Currently the global test used to detect intrinsic factor deficiencies in patients with bleeding is the activated partial thromboplastin time (APTT). The APTT reagent used should be sensitive to a reduction in coagulation factors such as FVIII and FIX that are commonly associated with bleeding. Literature states that it is desirable to have APTT systems that are sensitive to factor levels in the 30 percent to 40 percent range.¹
Numerous reagent systems for performing the APTT assay are available each differing in the following: the characteristics of the activator used, the platelet phospholipid substitute, the calcium chloride concentration, and the recommended times for pre‐incubating the test plasma with the activator.² Therefore it is no surprise that the practice of determining the sensitivity of APTT reagents for coagulation factor levels has become a bit controversial. We know that a normal APTT does not necessarily indicate that all clotting factors in the intrinsic pathway are normal. A deficiency of one intrinsic clotting factor can be masked by the elevated level of another factor.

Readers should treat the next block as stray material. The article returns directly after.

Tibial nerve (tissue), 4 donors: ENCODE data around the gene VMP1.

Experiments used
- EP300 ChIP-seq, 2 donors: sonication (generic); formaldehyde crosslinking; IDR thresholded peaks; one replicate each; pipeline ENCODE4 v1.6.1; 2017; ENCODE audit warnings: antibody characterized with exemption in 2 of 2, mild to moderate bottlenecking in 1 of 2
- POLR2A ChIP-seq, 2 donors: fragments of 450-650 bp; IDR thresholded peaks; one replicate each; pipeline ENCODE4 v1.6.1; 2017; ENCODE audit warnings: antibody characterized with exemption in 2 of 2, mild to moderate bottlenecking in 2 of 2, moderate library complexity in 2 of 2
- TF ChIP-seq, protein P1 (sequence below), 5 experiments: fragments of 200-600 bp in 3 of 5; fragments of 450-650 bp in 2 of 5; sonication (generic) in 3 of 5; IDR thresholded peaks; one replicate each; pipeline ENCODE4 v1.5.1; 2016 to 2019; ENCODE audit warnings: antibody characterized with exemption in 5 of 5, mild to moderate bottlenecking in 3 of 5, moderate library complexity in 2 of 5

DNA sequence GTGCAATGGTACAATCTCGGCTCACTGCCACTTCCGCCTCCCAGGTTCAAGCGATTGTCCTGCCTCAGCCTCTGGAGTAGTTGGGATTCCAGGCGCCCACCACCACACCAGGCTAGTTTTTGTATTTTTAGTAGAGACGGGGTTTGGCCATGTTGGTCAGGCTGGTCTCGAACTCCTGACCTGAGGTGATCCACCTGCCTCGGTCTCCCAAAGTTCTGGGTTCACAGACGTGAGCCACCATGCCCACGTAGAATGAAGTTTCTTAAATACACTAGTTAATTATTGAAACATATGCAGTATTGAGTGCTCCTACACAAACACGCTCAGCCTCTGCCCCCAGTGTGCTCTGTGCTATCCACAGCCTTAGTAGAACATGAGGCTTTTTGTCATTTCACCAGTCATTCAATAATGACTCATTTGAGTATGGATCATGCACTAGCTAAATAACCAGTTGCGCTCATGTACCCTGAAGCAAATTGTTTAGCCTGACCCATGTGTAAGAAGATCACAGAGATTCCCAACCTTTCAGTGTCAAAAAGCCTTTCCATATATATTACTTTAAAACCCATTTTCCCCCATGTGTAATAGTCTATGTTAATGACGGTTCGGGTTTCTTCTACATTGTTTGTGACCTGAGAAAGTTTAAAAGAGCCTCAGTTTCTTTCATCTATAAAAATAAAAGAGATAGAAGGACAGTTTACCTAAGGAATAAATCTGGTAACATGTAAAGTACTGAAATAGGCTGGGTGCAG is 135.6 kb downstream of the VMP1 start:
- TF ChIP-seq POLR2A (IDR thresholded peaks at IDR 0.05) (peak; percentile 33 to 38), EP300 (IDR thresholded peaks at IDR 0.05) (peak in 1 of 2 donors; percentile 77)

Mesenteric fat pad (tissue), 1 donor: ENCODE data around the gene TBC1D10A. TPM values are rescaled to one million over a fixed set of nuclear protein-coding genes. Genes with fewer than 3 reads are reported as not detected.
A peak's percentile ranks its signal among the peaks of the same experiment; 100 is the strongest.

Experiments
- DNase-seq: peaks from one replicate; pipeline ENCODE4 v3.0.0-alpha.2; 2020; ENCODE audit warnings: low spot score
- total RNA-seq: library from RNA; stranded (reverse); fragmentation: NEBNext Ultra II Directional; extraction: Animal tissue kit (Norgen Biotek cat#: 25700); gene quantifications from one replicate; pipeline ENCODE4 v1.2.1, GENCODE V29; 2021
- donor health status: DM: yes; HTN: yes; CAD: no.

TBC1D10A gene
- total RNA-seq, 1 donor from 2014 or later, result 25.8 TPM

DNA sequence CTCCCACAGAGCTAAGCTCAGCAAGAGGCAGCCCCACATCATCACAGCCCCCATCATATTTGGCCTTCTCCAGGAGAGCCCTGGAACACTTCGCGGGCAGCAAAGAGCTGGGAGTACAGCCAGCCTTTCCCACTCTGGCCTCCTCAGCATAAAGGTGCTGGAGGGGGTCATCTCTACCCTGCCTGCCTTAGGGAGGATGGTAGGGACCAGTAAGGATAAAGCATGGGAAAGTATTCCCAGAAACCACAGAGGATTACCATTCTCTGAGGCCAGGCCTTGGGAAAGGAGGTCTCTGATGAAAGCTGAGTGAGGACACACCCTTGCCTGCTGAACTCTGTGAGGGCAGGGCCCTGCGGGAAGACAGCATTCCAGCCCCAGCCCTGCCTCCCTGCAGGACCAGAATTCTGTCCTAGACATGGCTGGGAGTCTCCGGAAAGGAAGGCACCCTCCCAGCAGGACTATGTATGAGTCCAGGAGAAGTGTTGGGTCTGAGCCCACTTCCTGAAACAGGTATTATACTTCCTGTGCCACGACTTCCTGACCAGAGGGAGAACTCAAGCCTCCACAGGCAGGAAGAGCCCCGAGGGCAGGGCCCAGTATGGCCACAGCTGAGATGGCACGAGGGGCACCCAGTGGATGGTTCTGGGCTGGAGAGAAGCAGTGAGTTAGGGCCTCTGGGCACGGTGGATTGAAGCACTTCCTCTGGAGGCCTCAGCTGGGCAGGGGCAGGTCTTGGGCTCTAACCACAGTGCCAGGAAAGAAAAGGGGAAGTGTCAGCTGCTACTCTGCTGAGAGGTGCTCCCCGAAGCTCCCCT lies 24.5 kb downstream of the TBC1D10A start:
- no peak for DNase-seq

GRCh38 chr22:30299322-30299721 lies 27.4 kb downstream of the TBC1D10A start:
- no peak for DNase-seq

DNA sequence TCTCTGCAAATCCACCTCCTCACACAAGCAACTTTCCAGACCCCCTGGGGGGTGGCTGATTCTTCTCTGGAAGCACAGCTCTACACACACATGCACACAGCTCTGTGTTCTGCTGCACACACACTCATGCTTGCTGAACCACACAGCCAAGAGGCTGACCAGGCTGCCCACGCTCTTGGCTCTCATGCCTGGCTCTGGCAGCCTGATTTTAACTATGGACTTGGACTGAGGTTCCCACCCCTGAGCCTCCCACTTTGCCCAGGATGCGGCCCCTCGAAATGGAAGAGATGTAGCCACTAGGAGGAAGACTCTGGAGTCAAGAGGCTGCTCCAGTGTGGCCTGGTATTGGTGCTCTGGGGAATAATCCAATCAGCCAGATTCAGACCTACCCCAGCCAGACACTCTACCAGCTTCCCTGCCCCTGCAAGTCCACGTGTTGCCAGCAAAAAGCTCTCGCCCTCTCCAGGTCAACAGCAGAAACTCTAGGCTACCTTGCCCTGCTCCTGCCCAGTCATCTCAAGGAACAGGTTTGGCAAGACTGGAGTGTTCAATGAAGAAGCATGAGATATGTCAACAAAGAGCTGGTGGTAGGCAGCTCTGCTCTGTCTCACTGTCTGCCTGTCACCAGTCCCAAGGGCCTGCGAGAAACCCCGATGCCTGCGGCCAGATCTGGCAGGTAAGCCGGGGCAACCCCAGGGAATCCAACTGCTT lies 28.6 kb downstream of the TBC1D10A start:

The CLSI guideline clearly states that the value obtained should be considered an “estimate” and should not be considered absolute because of the variables in the materials used.³
An alternative method that has been suggested is for each individual laboratory to determine the factor sensitivity of their instrument and reagent system using 20 well‐characterized samples from patients with inherited coagulation deficiencies ranging from 10‐50% for each of the intrinsic coagulation factors (VIII, IX, XI, and XII). 4
See a full list of George King Bio-Medical Congenital Factor Deficient Plasmas here.